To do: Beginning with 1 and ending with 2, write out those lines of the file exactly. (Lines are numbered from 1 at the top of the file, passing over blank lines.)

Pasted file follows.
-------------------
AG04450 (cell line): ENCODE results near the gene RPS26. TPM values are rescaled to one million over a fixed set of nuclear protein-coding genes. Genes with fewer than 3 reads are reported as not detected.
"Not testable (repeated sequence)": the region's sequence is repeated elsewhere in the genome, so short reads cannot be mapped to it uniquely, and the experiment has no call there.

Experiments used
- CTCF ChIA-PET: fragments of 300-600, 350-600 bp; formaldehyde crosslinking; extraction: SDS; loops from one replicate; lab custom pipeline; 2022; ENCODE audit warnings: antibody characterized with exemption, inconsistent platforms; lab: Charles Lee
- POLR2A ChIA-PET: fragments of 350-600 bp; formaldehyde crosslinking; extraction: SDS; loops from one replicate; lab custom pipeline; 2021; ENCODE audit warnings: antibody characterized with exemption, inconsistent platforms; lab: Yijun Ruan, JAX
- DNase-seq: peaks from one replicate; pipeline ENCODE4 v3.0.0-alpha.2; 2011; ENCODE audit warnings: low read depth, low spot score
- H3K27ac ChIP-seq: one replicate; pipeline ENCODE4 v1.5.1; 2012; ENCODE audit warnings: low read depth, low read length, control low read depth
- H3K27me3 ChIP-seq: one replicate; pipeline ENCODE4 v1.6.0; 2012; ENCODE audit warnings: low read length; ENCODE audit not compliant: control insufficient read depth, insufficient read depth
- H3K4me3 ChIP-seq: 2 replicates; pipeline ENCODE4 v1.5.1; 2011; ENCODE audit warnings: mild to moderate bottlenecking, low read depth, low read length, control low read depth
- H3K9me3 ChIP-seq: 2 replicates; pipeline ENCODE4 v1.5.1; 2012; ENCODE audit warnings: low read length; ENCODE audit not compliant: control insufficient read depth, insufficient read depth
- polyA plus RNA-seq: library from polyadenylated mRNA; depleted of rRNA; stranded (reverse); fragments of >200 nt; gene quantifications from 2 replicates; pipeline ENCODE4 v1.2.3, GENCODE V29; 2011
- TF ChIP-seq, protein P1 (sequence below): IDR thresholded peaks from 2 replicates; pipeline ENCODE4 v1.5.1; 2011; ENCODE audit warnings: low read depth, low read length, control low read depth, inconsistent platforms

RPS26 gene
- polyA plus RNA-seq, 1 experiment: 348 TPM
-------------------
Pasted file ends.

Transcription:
AG04450 (cell line): ENCODE results near the gene RPS26. TPM values are rescaled to one million over a fixed set of nuclear protein-coding genes. Genes with fewer than 3 reads are reported as not detected.
"Not testable (repeated sequence)": the region's sequence is repeated elsewhere in the genome, so short reads cannot be mapped to it uniquely, and the experiment has no call there.